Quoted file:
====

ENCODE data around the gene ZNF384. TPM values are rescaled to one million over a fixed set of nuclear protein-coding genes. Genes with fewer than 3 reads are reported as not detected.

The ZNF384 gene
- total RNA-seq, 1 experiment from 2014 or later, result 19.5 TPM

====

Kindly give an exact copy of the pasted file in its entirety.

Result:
ENCODE data around the gene ZNF384. TPM values are rescaled to one million over a fixed set of nuclear protein-coding genes. Genes with fewer than 3 reads are reported as not detected.

The ZNF384 gene
- total RNA-seq, 1 experiment from 2014 or later, result 19.5 TPM